Sailing with Nine of Cups

Vessel Name: Nine of Cups
Vessel Make/Model: Liberty 458
Hailing Port: Denver, Colorado, USA
Crew: Marcie & David
About: We've lived aboard Nine of Cups since 2000 and have managed to accumulate 86,000+ nm under the keel since that time. We completed a circumnavigation in April 2015 and managed to sail around the five great southern capes. Come along with us for the ride!
Visit our website at for more photos and info about Nine of Cups and her crew. We also have a more extensive blogsite at Are some of our links broken? Links break from time to time. Please let us know which ones are broken and we'll fix them. You [...]
05 May 2016 | Chaguaramas, Trinidad
04 May 2016 | Chaguaramas, Trinidad
03 May 2016 | Chaguaramas, Trinidad
02 May 2016 | Chaguaramas, Trinidad
01 May 2016 | Chaguaramas, Trinidad
30 April 2016 | Chaguaramas, Trinidad
29 April 2016 | Chaguaramas, Trinidad
28 April 2016 | Chaguaramas, Trinidad
27 April 2016 | Chaguaramas, Trinidad
26 April 2016 | Chaguaramas, Trinidad
25 April 2016 | Chaguaramas, Trinidad
24 April 2016 | Chaguaramas, Trinidad
23 April 2016 | Chaguaramas, Trinidad
22 April 2016 | Chaguaramas, Trinidad
21 April 2016 | Port of Spain, Trinidad
20 April 2016 | Mount St Benedict, Tunapuna, Trinidad
19 April 2016 | Caroni Swamp, Trinidad
18 April 2016 | Waterloo, Trinidadm
17 April 2016 | Toco, Trinidad
16 April 2016 | Chaguaramas, Trinidad
Recent Blog Posts
05 May 2016 | Chaguaramas, Trinidad

FAQ- Are you worried about the Zika virus?

In light of the current Zika pandemic scare, we've been asked frequently about whether we worry about catching exotic diseases that are more prevalent in tropical areas and third world countries and the answer is yes and no. Yes, it's a concern, but we take all reasonable precautions. And, no, we don't [...]

04 May 2016 | Chaguaramas, Trinidad


A great word ...A great word ... "splash". It's a figure of speech called onomatopoeia ... when a word mimics the sound it actually makes. There's always a little trepidation when we hear the TraveLift rumble up and get into position to lift Cups for her trip back to the water. They hitched [...]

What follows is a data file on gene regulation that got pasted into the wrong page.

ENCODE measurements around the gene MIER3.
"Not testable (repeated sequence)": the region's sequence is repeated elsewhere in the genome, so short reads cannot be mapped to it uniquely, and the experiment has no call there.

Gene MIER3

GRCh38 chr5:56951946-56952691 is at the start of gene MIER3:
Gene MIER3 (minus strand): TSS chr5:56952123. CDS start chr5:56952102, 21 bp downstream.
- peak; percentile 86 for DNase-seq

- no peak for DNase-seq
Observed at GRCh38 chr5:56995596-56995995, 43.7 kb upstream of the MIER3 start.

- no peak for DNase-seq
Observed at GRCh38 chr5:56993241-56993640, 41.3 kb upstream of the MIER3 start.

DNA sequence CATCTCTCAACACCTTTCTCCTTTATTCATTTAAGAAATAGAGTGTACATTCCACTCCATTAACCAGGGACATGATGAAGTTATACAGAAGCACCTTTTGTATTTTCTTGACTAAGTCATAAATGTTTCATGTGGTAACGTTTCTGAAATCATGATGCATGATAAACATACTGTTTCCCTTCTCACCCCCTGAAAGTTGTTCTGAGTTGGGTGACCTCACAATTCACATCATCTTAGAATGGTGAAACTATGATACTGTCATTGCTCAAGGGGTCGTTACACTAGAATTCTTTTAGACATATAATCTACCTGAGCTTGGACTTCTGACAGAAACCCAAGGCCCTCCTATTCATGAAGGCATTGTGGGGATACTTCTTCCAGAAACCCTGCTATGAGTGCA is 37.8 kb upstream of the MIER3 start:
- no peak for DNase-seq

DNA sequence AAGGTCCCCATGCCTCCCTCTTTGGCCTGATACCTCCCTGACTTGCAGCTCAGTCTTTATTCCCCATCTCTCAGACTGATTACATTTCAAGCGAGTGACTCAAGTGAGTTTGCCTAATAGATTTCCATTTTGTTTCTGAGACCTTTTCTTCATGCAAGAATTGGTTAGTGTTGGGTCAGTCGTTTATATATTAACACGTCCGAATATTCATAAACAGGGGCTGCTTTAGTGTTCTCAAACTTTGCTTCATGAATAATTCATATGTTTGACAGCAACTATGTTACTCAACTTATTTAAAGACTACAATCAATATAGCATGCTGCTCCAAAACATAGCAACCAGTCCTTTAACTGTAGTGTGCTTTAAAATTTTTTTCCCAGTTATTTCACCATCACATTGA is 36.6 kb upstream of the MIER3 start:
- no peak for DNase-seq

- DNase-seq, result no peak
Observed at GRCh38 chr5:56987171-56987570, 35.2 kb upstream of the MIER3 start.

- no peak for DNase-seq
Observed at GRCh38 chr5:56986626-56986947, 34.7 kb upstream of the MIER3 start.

03 May 2016 | Chaguaramas, Trinidad

Dash & Cash Before We Splash

Even though we reserve our splash date and time just a couple days in advance, the last minute dash to get everything done just before we splash is always hectic. There always seems so much to do and so little time to accomplish it even though it's a planned event.

02 May 2016 | Chaguaramas, Trinidad

Growing old-er ... aren't we all?

We’ve recently noticed that some people tend to treat us differently than in the past. I look in the mirror and, yeah, there are always a few more lines and wrinkles. If it weren’t for Miss Clairol, I’d be gray. Gravity has taken its toll on my body … some parts sag instead of being perky. David [...]

01 May 2016 | Chaguaramas, Trinidad

Anti-fouling Our Big-Bottomed Girl

I never appreciate how big Nine of Cups is until I start painting her bottom. With a modified full keel, our 45′ (14m) girl has a big, big bottom ... a lot of area to cover with anti-fouling paint. Painting the bottom has become my job ... mostly because it seems I do little else aboard plus I can't [...]

30 April 2016 | Chaguaramas, Trinidad

Blue View - Replacing a Seacock

Nine of Cups has 16 thru-hulls – holes in her bottom. A couple of these are for depth and speed transducers, but 14 are used to allow water into or out of the boat. For example, one is used as an engine cooling water intake, another is connected to the galley sink drain, another serves as the water [...]

Historic Hobart

12 December 2012 | Hobart, Tasmania